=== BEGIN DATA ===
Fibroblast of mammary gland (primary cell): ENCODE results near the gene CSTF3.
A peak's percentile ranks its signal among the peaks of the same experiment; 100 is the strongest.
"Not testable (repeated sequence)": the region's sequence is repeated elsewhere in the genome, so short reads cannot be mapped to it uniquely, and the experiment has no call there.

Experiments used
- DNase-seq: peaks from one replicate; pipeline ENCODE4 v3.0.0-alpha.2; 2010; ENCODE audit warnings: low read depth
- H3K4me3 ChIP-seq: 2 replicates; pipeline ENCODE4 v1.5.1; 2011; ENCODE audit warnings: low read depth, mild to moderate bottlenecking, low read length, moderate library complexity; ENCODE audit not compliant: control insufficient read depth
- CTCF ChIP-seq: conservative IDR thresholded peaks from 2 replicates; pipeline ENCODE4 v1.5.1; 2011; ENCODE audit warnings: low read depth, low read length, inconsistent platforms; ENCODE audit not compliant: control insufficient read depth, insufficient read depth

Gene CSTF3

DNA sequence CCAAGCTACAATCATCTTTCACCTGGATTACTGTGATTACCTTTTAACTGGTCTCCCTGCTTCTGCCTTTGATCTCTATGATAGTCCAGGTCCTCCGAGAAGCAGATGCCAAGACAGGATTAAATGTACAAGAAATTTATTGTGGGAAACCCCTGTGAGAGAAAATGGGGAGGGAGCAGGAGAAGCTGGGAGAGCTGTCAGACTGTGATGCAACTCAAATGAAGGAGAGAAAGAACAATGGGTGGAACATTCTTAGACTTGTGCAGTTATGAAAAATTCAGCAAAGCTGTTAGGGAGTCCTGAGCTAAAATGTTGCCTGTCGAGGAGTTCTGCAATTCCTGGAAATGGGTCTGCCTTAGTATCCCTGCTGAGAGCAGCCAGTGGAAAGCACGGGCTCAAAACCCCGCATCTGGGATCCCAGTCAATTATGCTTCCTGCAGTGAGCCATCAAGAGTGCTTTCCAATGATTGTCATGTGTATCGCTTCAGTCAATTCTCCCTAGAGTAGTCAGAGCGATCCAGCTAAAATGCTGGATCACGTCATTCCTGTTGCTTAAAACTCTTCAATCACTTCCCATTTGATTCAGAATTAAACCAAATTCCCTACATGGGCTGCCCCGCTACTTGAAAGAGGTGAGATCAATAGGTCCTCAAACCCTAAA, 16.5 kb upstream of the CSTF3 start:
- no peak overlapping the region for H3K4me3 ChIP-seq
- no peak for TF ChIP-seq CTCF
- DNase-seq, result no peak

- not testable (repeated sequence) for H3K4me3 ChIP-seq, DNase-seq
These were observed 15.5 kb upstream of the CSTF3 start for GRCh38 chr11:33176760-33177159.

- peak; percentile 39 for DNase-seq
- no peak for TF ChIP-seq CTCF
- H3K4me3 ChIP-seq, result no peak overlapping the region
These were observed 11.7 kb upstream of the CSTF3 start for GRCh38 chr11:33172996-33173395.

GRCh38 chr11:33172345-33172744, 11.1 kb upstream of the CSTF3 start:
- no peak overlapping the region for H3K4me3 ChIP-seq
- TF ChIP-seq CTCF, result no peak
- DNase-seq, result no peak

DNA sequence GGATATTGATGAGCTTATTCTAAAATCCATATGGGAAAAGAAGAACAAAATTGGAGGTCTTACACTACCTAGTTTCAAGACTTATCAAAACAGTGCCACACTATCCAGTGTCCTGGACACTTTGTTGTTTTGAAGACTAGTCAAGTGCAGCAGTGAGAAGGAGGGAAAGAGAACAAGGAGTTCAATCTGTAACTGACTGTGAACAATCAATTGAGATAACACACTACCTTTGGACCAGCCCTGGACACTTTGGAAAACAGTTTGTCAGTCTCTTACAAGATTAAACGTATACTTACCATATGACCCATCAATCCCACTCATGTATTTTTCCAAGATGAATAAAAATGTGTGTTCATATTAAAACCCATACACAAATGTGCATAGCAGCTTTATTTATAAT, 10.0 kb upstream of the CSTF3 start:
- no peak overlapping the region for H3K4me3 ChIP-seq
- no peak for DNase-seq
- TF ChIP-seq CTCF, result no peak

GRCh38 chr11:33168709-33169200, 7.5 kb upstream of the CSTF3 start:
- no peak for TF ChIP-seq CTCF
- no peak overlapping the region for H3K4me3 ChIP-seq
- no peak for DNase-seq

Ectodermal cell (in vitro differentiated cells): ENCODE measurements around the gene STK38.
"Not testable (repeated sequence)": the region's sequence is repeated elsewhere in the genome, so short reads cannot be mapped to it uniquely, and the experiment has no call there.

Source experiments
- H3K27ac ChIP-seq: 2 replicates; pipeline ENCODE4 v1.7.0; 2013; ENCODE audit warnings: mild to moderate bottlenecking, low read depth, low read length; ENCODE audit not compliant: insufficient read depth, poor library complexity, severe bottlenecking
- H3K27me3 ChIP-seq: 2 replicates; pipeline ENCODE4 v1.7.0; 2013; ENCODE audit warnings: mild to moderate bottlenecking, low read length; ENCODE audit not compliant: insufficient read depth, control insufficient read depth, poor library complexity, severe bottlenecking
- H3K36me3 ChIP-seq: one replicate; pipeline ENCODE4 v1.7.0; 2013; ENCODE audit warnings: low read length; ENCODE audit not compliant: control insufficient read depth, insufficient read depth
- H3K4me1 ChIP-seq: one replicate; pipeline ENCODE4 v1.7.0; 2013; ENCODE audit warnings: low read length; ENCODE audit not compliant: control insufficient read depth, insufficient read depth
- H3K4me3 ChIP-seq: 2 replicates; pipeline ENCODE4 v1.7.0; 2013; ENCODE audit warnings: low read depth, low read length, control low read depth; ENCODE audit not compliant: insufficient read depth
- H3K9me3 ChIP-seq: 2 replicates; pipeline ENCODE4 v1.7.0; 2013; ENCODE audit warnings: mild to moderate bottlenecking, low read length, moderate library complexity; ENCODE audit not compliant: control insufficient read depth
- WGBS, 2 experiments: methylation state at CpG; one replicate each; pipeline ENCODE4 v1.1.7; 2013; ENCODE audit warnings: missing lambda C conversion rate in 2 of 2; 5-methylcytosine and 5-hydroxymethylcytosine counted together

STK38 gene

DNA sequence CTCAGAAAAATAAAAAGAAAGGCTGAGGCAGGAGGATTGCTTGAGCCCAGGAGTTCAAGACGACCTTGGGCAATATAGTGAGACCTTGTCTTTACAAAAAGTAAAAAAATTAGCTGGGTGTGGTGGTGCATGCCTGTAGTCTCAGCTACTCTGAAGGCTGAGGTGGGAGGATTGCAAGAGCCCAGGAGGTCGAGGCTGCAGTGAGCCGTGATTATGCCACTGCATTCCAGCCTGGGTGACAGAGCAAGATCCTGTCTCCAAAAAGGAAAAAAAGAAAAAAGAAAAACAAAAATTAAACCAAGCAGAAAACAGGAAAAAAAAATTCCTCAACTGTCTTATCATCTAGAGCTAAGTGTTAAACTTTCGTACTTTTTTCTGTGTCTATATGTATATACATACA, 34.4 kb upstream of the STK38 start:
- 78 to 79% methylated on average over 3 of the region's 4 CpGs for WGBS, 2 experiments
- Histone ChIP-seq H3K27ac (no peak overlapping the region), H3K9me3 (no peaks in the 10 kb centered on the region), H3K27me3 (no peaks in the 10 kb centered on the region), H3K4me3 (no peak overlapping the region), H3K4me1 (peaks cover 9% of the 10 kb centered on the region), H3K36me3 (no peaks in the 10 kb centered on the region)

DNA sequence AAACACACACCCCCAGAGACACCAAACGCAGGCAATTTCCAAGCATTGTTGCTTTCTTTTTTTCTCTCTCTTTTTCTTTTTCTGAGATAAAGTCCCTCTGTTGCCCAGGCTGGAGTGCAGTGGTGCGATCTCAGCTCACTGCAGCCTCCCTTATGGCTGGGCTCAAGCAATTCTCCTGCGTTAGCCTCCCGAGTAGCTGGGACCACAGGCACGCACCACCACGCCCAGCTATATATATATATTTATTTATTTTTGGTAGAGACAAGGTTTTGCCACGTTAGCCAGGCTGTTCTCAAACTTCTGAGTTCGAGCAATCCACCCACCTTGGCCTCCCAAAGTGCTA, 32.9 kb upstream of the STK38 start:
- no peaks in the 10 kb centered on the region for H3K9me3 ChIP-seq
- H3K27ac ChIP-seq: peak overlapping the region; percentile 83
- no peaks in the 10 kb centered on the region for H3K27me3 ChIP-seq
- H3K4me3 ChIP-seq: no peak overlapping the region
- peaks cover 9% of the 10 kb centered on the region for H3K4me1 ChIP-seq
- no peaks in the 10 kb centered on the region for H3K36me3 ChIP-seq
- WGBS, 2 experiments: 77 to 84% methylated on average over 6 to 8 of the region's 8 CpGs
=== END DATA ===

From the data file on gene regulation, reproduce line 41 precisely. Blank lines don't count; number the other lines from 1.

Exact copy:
STK38 gene